Sequoia Field was inactivated on 8 September 1944 with the draw down of AAFTC's pilot training program, and the final cadet class at Sequoia Field graduated on September 30, 1944.[4] With its closure, the facility was declared surplus and turned over to the Army Corps of Engineers on 5 May 1945 and placed on an inactive status.

Radar Training[edit]

On 23 July 1945, the post, now known as Camp Sequoia, was taken over by the Western Signal Aviation Training Center at Camp Pinedale as a sub-post. It was a replacement for nearby Camp Visalia. The garrison, which moved from Camp Visalia, consisted of Squadron F, 462nd Army Air Forces Base Unit (AAFBU) commanded by Maj. Hugh J. Roberts.[4]

Camp Sequoia was used for the purpose of providing on-the-job training for fighter control squadron personnel in the use of the AN/CPS-1 Radar. The unit also provided training on the AN/CPS-1 for maintenance and operating crews, assigned to the controllers at Hammer Field.[4] The Electronics School, situated at Camp Wawona until 14 July 1945, was assigned to Camp Sequoia on that date to provide a fundamental theoretical background for radar operations. Personnel assigned to the school designed and constructed laboratory equipment and prepared lesson plans.[4]

Camp Sequoia was evidently closed at the end of World War II, as it does not appear in any Station Lists or Airfield Directories after 1 December 1945.[4] The facility was turned over to civil control in February 1947 through the War Assets Administration (WAA). Several wartime buildings still remain in use.[4][5] [6] [7]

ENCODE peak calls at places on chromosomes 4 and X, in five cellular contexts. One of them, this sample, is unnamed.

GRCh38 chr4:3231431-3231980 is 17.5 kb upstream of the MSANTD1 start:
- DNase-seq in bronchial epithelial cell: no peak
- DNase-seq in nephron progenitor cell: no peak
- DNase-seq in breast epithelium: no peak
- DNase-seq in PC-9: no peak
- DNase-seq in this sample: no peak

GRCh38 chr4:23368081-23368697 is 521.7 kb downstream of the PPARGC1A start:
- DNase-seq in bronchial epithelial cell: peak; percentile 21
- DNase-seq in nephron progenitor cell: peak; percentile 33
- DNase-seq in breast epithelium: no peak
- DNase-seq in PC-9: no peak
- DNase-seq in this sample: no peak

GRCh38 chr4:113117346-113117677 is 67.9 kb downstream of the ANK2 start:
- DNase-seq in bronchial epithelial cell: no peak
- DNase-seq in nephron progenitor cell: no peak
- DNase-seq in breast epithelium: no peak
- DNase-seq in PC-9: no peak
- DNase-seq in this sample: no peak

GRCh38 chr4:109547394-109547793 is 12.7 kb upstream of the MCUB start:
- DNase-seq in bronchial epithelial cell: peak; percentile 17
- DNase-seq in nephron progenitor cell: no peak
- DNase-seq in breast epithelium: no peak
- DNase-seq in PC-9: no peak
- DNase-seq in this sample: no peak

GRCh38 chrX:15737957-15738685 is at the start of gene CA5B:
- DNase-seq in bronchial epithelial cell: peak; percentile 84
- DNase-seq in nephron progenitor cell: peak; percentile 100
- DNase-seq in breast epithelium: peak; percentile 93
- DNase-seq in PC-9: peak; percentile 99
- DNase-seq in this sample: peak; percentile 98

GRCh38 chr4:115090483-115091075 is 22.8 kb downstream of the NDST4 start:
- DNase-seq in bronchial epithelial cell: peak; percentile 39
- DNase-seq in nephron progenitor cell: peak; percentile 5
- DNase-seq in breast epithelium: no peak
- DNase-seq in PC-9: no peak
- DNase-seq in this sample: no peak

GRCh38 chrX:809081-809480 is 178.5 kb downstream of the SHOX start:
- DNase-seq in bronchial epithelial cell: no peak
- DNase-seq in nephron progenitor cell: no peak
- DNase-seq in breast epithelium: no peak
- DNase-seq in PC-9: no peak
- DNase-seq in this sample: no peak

Current Use[edit]

Sequoia Field- Hangar from Visalia-Dinuba School of Aeronautics, 2009

Today, Sequoia Field is a modern general aviation airport. Much of the former containment area has been converted to the Tulare County Men's Correctional Facility, and many of the World War II buildings are still in use. Two World War II hangars from the military flight training field remain and are in use for general aviation aircraft. The airfield has a modern runway, although aircraft parking is noted to use part of the former wartime parking area.

See also[edit]


 This article incorporates public domain material from the Air Force Historical Research Agency website

  1. ^ a b c d FAA Airport Master Record for D86 (Form 5010 PDF). Federal Aviation Administration. Effective 8 April 2010.
  2. ^ a b Cameron, Rebecca Hancock, 1999, Training to Fly. Military Flight Training 1907-1945, Air Force Historical Research Agency, Maxwell AFB, Alabama
  3. ^ 35th Flying Training Wing, lineage and history document Air Force Historical Agency, Maxwell AFB, Alabama
  4. ^ a b c d e f g California Military History, Sequoia Field
  5. ^  This article incorporates public domain material from the Air Force Historical Research Agency website
  6. ^ Shaw, Frederick J. (2004), Locating Air Force Base Sites History’s Legacy, Air Force History and Museums Program, United States Air Force, Washington DC, 2004.
  7. ^ Manning, Thomas A. (2005), History of Air Education and Training Command, 1942–2002. Office of History and Research, Headquarters, AETC, Randolph AFB, Texas ASIN: B000NYX3PC

External links[edit]